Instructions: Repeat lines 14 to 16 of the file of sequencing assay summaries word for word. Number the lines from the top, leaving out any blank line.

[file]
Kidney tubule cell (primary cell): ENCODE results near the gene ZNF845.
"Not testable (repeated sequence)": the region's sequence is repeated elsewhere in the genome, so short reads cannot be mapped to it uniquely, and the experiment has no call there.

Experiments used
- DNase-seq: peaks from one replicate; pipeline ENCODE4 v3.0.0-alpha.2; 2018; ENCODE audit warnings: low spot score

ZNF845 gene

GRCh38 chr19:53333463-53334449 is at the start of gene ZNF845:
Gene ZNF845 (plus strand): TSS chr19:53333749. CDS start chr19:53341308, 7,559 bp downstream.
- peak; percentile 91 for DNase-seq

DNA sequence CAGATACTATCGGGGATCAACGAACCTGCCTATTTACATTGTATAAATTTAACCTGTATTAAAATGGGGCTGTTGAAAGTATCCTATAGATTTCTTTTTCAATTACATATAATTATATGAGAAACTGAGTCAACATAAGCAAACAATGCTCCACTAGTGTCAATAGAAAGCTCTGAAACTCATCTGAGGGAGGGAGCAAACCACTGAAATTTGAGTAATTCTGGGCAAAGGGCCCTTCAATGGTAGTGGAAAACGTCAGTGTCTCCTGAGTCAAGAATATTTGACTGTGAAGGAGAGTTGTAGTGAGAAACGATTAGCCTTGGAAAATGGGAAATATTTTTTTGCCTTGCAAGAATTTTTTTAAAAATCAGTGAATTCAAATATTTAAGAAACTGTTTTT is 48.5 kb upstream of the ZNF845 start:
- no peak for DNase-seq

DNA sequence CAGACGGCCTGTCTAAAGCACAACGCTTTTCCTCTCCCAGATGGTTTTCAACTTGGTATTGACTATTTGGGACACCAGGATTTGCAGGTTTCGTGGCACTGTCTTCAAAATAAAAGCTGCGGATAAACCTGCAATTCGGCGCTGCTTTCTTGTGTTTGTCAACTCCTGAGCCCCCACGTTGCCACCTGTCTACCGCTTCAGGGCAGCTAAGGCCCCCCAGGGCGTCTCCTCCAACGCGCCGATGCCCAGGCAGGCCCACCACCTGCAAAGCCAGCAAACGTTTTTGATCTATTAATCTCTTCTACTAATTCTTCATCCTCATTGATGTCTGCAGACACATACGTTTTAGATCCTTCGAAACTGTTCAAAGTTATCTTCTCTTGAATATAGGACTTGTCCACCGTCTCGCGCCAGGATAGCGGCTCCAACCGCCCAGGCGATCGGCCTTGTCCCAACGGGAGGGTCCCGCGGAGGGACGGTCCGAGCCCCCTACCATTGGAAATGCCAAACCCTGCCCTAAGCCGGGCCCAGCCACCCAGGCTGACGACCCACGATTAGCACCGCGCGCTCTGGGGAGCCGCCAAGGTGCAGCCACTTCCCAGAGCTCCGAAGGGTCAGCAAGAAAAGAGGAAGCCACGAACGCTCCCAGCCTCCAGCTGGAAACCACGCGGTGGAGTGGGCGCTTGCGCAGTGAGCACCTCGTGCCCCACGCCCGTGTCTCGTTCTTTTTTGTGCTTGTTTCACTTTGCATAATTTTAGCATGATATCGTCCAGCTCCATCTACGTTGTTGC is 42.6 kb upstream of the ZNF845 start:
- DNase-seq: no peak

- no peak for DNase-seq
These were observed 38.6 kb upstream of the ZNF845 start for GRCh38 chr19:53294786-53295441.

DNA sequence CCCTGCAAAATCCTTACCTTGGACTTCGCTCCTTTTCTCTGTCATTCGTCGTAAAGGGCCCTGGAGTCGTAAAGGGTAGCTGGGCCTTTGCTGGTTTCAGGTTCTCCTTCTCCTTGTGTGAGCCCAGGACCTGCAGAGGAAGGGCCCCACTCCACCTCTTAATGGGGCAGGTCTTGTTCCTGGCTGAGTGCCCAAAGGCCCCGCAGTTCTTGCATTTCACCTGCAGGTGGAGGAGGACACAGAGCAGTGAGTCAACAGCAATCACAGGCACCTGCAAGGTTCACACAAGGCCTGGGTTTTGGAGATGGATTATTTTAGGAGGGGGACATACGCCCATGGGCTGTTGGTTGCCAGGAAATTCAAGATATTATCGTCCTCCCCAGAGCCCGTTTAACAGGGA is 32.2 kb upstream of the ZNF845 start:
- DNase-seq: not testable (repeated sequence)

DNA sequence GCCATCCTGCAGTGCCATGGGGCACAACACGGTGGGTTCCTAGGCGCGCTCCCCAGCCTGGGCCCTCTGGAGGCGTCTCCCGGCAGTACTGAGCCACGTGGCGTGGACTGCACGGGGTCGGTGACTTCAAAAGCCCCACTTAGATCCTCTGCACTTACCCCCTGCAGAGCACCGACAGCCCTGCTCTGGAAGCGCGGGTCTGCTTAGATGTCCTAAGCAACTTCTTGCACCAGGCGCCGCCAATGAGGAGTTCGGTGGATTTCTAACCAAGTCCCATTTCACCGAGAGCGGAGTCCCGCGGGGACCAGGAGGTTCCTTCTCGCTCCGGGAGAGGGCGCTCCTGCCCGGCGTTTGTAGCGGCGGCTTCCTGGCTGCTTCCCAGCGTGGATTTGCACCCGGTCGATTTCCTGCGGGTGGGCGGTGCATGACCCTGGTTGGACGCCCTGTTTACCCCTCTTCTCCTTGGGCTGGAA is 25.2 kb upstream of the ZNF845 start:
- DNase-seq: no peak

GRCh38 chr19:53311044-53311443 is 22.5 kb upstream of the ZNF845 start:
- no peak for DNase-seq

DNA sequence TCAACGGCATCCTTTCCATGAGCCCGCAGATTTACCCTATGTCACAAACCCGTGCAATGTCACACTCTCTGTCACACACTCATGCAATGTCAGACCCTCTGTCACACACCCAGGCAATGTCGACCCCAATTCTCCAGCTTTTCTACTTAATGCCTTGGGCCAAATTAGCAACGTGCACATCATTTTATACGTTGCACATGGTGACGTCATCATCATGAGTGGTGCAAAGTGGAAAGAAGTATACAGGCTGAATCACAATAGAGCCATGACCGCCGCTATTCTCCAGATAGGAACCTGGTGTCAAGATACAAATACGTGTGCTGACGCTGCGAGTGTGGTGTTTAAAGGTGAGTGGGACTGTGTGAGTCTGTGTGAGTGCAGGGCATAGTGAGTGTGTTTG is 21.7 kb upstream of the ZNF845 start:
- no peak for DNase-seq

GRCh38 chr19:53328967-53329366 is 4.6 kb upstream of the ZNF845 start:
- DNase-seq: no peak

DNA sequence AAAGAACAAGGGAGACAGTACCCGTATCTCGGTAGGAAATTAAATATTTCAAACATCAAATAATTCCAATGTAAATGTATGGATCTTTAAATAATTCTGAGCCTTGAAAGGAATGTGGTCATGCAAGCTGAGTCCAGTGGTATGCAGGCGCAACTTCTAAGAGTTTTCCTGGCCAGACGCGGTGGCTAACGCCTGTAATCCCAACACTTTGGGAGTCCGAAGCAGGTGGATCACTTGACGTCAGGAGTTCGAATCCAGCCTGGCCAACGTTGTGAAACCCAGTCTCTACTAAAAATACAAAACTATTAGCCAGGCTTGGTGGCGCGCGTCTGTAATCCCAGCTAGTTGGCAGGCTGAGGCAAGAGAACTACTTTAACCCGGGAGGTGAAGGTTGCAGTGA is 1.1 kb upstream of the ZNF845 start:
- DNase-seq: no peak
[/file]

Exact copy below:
These were observed 38.6 kb upstream of the ZNF845 start for GRCh38 chr19:53294786-53295441.

DNA sequence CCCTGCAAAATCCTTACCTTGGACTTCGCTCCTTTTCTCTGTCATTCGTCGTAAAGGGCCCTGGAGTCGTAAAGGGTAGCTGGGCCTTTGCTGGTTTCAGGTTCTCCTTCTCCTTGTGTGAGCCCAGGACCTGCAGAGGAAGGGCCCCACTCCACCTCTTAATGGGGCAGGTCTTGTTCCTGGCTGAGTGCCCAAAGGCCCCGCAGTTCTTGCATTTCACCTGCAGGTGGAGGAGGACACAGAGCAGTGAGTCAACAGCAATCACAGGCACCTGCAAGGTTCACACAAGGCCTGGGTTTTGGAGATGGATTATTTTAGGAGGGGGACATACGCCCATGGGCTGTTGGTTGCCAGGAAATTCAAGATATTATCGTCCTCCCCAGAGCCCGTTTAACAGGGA is 32.2 kb upstream of the ZNF845 start:
- DNase-seq: not testable (repeated sequence)